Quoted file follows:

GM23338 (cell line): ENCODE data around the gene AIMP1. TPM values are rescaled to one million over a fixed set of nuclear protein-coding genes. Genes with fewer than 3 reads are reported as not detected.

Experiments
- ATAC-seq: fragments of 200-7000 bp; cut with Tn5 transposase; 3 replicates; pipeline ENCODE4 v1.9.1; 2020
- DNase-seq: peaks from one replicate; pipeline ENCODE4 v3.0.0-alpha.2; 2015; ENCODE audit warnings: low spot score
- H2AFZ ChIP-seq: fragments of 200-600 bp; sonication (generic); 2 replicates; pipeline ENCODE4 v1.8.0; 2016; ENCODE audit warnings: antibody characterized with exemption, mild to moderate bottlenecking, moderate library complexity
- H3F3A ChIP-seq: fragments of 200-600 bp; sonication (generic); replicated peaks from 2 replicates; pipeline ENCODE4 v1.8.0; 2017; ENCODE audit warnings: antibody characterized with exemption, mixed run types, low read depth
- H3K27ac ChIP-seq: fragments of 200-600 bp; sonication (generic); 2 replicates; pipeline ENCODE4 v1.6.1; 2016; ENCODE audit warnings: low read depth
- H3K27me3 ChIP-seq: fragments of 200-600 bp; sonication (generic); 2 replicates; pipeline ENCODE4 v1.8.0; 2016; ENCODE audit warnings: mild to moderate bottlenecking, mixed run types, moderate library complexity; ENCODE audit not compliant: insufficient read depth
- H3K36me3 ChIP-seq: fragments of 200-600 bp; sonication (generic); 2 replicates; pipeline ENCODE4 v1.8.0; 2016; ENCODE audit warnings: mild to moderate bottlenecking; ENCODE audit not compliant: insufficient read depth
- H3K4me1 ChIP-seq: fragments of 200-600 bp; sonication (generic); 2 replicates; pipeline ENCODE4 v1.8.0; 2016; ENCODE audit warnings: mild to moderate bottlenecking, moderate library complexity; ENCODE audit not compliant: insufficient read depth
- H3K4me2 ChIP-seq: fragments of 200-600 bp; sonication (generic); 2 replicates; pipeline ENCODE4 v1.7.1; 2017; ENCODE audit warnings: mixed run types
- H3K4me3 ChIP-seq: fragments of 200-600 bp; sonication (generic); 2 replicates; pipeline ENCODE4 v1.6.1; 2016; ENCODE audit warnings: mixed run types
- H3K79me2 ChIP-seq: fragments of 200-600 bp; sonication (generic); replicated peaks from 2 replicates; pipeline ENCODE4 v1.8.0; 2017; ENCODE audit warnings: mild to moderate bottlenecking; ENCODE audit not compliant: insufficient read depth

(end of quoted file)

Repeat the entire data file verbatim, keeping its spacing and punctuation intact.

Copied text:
GM23338 (cell line): ENCODE data around the gene AIMP1. TPM values are rescaled to one million over a fixed set of nuclear protein-coding genes. Genes with fewer than 3 reads are reported as not detected.

Experiments
- ATAC-seq: fragments of 200-7000 bp; cut with Tn5 transposase; 3 replicates; pipeline ENCODE4 v1.9.1; 2020
- DNase-seq: peaks from one replicate; pipeline ENCODE4 v3.0.0-alpha.2; 2015; ENCODE audit warnings: low spot score
- H2AFZ ChIP-seq: fragments of 200-600 bp; sonication (generic); 2 replicates; pipeline ENCODE4 v1.8.0; 2016; ENCODE audit warnings: antibody characterized with exemption, mild to moderate bottlenecking, moderate library complexity
- H3F3A ChIP-seq: fragments of 200-600 bp; sonication (generic); replicated peaks from 2 replicates; pipeline ENCODE4 v1.8.0; 2017; ENCODE audit warnings: antibody characterized with exemption, mixed run types, low read depth
- H3K27ac ChIP-seq: fragments of 200-600 bp; sonication (generic); 2 replicates; pipeline ENCODE4 v1.6.1; 2016; ENCODE audit warnings: low read depth
- H3K27me3 ChIP-seq: fragments of 200-600 bp; sonication (generic); 2 replicates; pipeline ENCODE4 v1.8.0; 2016; ENCODE audit warnings: mild to moderate bottlenecking, mixed run types, moderate library complexity; ENCODE audit not compliant: insufficient read depth
- H3K36me3 ChIP-seq: fragments of 200-600 bp; sonication (generic); 2 replicates; pipeline ENCODE4 v1.8.0; 2016; ENCODE audit warnings: mild to moderate bottlenecking; ENCODE audit not compliant: insufficient read depth
- H3K4me1 ChIP-seq: fragments of 200-600 bp; sonication (generic); 2 replicates; pipeline ENCODE4 v1.8.0; 2016; ENCODE audit warnings: mild to moderate bottlenecking, moderate library complexity; ENCODE audit not compliant: insufficient read depth
- H3K4me2 ChIP-seq: fragments of 200-600 bp; sonication (generic); 2 replicates; pipeline ENCODE4 v1.7.1; 2017; ENCODE audit warnings: mixed run types
- H3K4me3 ChIP-seq: fragments of 200-600 bp; sonication (generic); 2 replicates; pipeline ENCODE4 v1.6.1; 2016; ENCODE audit warnings: mixed run types
- H3K79me2 ChIP-seq: fragments of 200-600 bp; sonication (generic); replicated peaks from 2 replicates; pipeline ENCODE4 v1.8.0; 2017; ENCODE audit warnings: mild to moderate bottlenecking; ENCODE audit not compliant: insufficient read depth